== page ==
]]]]]]]]]         FIDEL CASTRO AND HUMAN RIGHTS:     [[[[[[[[[[[[[ 
                         30 years later               (12/18/1988)
                     By Ricardo Bofill Pages
     From The Wall Street Journal, 16 December 1988, p. A15:3

  (Mr. Bofill, a former professor at the University of Havana, is
president of the  Havana-based Cuban Committee  for Human Rights,
which  he helped  found  in 1976.   He  spent 12  years  in Cuban
prisons because of his statements on human rights.)

          [Kindly uploaded by Freeman 10602PANC]

   Earlier  this month,  while  the world  commemorated  the 40th
anniversary of the  Universal Declaration of  Human Rights, Fidel
Castro  began preparing  to celebrate  30 years  of revolutionary
power in  Cuba.  Soviet leader  Mikhail Gorbachev unintentionally
pointed out  the great gap  in meaning that  exists between these
two anniversaries in his speech to the United Nations last week.
   After making  several respectful  references to  the Dec. 10th
anniversary  of  the  Human  Rights  Declaration,  Mr.  Gorbachev
announced: ``The  most fitting  way for  a state  to observe this
anniversary of  the Declaration [of  Human Rights]  is to improve
its domestic conditions for  respecting and protecting the rights
of its own citizens.''   He then described steps  he is taking to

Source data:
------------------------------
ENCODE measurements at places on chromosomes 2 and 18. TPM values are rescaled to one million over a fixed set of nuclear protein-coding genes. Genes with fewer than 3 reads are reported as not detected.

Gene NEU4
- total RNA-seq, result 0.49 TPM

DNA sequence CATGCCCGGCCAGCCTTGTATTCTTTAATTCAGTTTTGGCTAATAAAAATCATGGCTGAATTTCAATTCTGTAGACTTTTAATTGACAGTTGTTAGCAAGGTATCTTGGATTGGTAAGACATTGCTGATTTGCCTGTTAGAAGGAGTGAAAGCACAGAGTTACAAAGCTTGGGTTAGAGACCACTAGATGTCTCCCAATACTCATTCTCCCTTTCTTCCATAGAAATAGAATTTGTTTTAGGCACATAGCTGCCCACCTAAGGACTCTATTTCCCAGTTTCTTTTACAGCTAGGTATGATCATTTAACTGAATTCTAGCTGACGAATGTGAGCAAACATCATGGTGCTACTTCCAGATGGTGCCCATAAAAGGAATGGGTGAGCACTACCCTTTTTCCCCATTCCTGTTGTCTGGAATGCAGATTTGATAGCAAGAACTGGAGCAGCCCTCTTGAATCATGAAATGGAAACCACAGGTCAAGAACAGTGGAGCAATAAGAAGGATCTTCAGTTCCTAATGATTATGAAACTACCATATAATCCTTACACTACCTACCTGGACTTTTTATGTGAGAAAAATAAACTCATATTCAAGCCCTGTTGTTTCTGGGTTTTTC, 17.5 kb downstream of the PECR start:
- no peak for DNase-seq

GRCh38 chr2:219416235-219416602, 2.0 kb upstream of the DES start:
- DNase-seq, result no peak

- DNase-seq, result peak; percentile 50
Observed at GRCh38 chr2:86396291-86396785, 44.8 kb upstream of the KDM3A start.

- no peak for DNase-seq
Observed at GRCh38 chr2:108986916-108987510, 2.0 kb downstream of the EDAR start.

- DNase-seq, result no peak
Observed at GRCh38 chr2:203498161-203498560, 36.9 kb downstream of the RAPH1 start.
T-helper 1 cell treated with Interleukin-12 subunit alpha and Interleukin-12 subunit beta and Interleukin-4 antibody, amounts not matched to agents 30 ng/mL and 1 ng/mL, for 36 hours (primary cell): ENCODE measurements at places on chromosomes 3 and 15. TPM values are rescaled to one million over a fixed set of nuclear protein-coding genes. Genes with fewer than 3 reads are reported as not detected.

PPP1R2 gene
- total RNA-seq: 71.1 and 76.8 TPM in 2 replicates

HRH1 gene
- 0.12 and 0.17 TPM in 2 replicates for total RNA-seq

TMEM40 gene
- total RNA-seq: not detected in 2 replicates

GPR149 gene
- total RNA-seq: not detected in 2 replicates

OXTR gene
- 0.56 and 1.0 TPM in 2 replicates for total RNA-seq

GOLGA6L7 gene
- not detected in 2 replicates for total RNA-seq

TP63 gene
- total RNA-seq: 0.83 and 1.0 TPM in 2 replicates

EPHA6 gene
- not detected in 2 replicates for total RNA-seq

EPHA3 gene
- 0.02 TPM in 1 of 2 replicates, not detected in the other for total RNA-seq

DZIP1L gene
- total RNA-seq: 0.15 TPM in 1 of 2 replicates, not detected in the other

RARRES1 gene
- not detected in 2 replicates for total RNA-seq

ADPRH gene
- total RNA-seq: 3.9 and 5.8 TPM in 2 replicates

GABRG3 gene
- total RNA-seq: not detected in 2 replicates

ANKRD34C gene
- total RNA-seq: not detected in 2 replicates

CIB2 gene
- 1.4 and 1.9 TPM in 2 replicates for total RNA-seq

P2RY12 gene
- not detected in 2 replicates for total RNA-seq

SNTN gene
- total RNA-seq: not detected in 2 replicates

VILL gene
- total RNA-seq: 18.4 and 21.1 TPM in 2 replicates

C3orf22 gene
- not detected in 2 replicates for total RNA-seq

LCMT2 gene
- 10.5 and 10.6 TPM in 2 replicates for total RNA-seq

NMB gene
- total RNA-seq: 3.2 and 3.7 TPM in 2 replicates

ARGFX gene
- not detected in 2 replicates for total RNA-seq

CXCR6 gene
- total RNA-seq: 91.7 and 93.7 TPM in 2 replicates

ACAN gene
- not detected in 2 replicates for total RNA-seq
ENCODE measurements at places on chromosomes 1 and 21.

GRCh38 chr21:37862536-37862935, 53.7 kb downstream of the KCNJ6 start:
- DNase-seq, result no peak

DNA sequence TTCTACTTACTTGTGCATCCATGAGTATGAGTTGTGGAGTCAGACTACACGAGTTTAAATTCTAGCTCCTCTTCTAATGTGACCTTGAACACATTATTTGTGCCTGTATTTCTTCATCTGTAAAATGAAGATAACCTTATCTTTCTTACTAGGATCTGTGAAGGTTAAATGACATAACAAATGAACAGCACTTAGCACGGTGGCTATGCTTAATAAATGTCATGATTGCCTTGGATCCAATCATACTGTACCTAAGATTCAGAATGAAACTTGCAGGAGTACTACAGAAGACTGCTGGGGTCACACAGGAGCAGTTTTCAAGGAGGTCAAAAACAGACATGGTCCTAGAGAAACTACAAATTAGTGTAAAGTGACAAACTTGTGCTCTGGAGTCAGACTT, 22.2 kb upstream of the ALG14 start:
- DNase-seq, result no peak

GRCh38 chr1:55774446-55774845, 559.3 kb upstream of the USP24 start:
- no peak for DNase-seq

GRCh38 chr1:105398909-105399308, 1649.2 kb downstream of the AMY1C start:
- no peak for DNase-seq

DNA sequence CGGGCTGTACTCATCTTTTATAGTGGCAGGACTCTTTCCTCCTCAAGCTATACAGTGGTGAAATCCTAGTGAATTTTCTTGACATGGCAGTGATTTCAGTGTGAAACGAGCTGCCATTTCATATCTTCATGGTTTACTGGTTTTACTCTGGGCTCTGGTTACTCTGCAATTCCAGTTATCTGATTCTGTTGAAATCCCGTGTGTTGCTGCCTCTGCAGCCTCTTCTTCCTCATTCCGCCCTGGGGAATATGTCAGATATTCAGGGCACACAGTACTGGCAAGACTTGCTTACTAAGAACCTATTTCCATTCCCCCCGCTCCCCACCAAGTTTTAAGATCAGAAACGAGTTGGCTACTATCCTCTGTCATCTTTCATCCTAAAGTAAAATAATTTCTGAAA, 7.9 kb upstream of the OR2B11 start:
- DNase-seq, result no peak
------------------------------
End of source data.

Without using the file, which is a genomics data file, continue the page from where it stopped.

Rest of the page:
create  a new  legal  framework within  which  these human-rights
covenants will be protected.  However superficial those steps may
end up being in the long run, Mr. Gorbachev's public appreciation
of  the human-rights  declaration stood  in contrast  to Castro's
continuing dismissal of any effort to  do the same in Cuba.  This
dichotomy in the Communist world has precedents.
   A few  years before  Castro's triumphal  arrival in  Havana on
Jan. 1, 1959,  the slow process of  de-Stalinization began in the
Soviet Union.   The 20th Congress  of the Communist  Party of the
Soviet Union cracked  open the door for  the first time, exposing
the massive political crimes of  the Stalinist era.  But in March
1959, Soviet  state security  advisers began  to arrive  in Cuba,
thanks to Anibal Escalante, the  KGB's point man in Havana.  This
advance  team  became  the  first  substantial  step  toward  the
introduction on the island of a blueprint of society based on the
classical formulas of the Stalinist police state developed in the
Soviet Union and its Eastern European orbit.
   Once the first Soviet  ``development technicians'' trained the
repressive forces of Fidel Castro in ``the Resources of Method,''
the Cuban  leader saw himself  in possession  of a transcendental
weapon that to  this day has  squashed every effort  at reform or